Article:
Argentum Nitricum – Anxiety from worry that it won’t work out – What if the turkey burns? What if the electric goes out? What if the gifts don’t arrive on time? There is a great sense of urgency, hurriedness and worrying about everything with sleepless nights of tossing and turning.
ZERO PLAUSIBILITY, NO EVIDENCE FOR EFFECTIVENESS.
3. Sleep problems
Coffea – Sleeplessness from excitement. For the kids who just can’t sleep in anticipation of Santa’s arrival.
ZERO PLAUSIBILITY, NO EVIDENCE FOR EFFECTIVENESS.
4. Anger and resentment
Staphysagria – If you are feeling angry and resentful and are suffering in silence, or have difficulty in saying no but feel walked over, then this is an excellent remedy to help verbalise things or process your emotions. Pent up emotions can also be accompanied with urinary tract infections where this remedy fits the symptoms.
ZERO PLAUSIBILITY, NO EVIDENCE FOR EFFECTIVENESS.
Aconite – If caught at the early stage, nip those colds in the bud that come on suddenly after exposure to cold dry winds or getting chilled.
ZERO PLAUSIBILITY, NO EVIDENCE FOR EFFECTIVENESS.
END OF QUOTE
As the ‘survival kit’ turns out to be pure speculation, fantasy and wishful thinking, let’s join into the seasonal fun and add some equally evidence-based homeopathic treatments of our own.
1. World peace
We all live in dangerous times, but the way to world peace could be guaranteed by this homeopathic remedy: Donald Trump C30. It is manufactured by exposing a glass of distilled water to a picture of the US president for about 30 minutes and then potentising the mother tincture 30 times in the time-tested way of homeopathy.
2. Fuzzy head
After all the booze and laziness over the holidays, one is bound to feel oddly fuzzy, incoherent and unfocussed. My homeopathic remedy for this complaint is HRH C200. You can make it yourself: take a vial of distilled water to a public library, find Prince Charles’ book ‘Harmony‘ (do not buy this book! it is expensive and not worth it), put the vial between its pages and shake vigorously. Subsequently return the book to its shelve and potentise your mother tincture 200 times.
Yes, Christmas is expensive! If your bank account is now empty, don’t worry: homeopathy can help. Take your last fiver, cut a tiny bit off, grind it down in some sugar, put the mixture in distilled water, and your mother tincture is ready. You can then potentise it in the usual way; if you want to become a millionaire use the £ C30 potency; if you prefer to be a billionaire, I recommend the £ C200 dilution.
I must stop myself here, because I hope you, the reader of this post, will now chip in. If you are suffering from any symptom at all, please use your imagination and, based on the ‘like cures like’ principle, design your very own homeopathic cure.
Yes, that’s my Christmas challenge.
On their website, the US Food and Drug Administration (FDA) has recently published a statement on homeopathy which, I think, is important enough to get cited extensively:
… Food and Drug Administration proposed a new, risk-based enforcement approach to drug products labeled as homeopathic. To protect consumers who choose to use homeopathic products, this proposed new approach would update the FDA’s existing policy to better address situations where homeopathic treatments are being marketed for serious diseases and/or conditions but where the products have not been shown to offer clinical benefits. It also covers situations where products labeled as homeopathic contain potentially harmful ingredients or do not meet current good manufacturing practices…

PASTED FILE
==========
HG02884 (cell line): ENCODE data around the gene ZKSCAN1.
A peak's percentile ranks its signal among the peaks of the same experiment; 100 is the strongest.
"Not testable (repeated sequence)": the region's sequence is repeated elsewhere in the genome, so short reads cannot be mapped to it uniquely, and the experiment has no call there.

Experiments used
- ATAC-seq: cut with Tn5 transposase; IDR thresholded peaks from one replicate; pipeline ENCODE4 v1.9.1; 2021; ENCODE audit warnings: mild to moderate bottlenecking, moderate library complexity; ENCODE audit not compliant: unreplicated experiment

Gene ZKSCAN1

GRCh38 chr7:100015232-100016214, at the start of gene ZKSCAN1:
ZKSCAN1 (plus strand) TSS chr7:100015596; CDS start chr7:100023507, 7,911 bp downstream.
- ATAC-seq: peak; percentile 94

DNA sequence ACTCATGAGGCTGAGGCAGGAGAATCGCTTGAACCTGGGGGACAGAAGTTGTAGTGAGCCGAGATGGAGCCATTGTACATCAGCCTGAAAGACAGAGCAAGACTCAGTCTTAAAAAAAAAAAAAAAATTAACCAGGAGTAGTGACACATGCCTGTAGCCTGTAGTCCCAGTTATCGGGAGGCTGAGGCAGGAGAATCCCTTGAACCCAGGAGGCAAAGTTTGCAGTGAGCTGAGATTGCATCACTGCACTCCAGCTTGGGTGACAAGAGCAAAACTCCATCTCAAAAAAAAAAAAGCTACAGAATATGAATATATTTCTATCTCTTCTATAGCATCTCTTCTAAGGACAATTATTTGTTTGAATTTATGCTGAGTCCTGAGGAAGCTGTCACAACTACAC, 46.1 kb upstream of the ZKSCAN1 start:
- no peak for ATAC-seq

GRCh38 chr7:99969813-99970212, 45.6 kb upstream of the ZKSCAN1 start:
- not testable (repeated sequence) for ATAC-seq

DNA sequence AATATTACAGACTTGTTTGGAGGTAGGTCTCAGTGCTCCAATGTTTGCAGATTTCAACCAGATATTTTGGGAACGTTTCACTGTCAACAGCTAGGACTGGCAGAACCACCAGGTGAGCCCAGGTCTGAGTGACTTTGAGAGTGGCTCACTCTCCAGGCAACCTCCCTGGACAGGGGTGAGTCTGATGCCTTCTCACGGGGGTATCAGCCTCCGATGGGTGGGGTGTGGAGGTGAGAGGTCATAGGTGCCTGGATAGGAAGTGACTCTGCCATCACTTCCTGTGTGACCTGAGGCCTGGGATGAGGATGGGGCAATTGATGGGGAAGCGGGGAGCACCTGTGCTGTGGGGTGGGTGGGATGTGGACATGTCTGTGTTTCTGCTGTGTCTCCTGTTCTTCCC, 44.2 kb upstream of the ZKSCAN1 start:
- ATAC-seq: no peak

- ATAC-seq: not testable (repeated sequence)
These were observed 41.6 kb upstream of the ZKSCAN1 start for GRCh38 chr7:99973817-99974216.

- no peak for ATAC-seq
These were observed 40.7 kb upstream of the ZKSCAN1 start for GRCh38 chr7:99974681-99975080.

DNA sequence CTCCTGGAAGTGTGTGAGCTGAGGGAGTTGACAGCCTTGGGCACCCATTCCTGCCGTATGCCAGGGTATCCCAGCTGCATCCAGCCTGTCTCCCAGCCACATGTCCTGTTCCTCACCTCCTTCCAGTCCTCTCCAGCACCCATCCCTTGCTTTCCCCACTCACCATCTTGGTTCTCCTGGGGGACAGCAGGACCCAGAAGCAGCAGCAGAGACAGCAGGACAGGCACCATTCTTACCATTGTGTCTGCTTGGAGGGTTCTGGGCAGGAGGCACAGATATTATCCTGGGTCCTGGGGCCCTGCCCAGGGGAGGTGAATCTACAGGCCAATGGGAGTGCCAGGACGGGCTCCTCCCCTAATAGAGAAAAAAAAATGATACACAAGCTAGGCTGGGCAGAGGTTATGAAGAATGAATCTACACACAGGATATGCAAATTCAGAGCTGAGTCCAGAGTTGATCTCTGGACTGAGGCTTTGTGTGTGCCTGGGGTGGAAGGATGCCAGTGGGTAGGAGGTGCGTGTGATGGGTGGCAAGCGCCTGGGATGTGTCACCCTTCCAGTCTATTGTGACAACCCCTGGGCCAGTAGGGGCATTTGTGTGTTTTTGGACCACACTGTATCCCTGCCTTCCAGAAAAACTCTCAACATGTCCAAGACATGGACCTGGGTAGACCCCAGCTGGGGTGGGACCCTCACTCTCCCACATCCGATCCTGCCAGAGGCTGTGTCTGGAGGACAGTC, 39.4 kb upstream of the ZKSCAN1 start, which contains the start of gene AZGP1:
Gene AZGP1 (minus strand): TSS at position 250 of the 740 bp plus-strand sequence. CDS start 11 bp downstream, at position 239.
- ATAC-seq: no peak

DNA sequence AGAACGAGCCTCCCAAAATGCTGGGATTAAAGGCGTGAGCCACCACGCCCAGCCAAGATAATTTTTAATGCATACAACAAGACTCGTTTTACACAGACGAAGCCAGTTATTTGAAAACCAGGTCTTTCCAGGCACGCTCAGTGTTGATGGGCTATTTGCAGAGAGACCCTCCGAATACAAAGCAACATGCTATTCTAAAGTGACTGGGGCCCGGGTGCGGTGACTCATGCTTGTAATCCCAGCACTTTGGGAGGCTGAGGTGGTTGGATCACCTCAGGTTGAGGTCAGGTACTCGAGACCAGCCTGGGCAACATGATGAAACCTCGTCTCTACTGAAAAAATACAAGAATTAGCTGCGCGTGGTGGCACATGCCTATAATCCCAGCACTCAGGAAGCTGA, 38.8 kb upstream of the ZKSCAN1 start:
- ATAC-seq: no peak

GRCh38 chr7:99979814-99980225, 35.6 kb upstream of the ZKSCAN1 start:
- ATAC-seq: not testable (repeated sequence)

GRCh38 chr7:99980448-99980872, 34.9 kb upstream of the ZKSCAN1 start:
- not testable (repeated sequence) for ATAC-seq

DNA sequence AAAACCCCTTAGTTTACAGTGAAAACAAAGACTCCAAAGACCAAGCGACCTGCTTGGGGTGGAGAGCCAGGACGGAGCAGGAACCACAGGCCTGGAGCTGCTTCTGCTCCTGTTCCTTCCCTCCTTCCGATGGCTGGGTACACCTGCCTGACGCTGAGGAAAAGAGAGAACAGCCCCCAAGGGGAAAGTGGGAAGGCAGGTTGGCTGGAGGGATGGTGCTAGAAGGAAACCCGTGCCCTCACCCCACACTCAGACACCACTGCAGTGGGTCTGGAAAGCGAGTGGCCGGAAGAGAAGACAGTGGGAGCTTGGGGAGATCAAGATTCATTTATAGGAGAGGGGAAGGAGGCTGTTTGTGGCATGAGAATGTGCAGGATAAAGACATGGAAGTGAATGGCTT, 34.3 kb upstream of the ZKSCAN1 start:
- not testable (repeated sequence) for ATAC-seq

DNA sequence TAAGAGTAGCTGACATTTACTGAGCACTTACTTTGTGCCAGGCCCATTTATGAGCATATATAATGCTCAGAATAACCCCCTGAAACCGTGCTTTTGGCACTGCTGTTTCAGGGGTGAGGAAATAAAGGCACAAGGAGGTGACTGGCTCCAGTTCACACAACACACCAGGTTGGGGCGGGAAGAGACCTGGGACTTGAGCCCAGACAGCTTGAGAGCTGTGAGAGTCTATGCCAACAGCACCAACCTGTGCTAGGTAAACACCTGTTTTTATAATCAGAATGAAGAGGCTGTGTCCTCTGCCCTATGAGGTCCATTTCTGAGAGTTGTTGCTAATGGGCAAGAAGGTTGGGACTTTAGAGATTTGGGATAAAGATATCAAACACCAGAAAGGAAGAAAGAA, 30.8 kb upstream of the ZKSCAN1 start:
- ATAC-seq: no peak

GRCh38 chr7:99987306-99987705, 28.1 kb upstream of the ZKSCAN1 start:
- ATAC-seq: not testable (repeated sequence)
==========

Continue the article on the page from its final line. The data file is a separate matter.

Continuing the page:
The FDA’s proposed approach prioritizes enforcement and regulatory actions involving unapproved drug products labeled as homeopathic that have the greatest potential to cause risk to patients… The FDA intends to focus its enforcement authorities on the following kinds of products:
- products with reported safety concerns;
- products that contain or claim to contain ingredients associated with potentially significant safety concerns;
- products for routes of administration other than oral and topical;
- products intended to be used for the prevention or treatment of serious and/or life-threatening diseases and conditions;
- products for vulnerable populations; and
- products that do not meet standards of quality, strength or purity as required under the law.
Examples of products that may be subject to the enforcement priorities in the draft guidance are infant and children’s products labeled to contain ingredients associated with potentially significant safety concerns, such as belladonna and nux vomica; and products marketed for serious conditions, such as cancer and heart disease.
While the FDA considers comments to the draft guidance, the FDA intends to examine how the agency is implementing its current compliance policy. Given the concerns about the proliferation of potentially ineffective and harmful products labeled as homeopathic, the FDA will consider taking additional enforcement and/or regulatory actions, consistent with the current enforcement policies, which also align with the risk-based categories described in the draft guidance, in the interest of protecting the public…
Until relatively recently, homeopathy was a small market for specialized products. Over the last decade, the homeopathic drug market has grown exponentially, resulting in a nearly $3 billion industry that exposes more patients to potential risks associated with the proliferation of unproven, untested products and unsubstantiated health claims. During this time, the FDA has seen a corresponding increase in safety concerns, including serious adverse events, associated with drug products labeled as homeopathic. In addition, the agency has also found an increasing number of poorly manufactured products that contain potentially dangerous amounts of active ingredients that can create additional risks.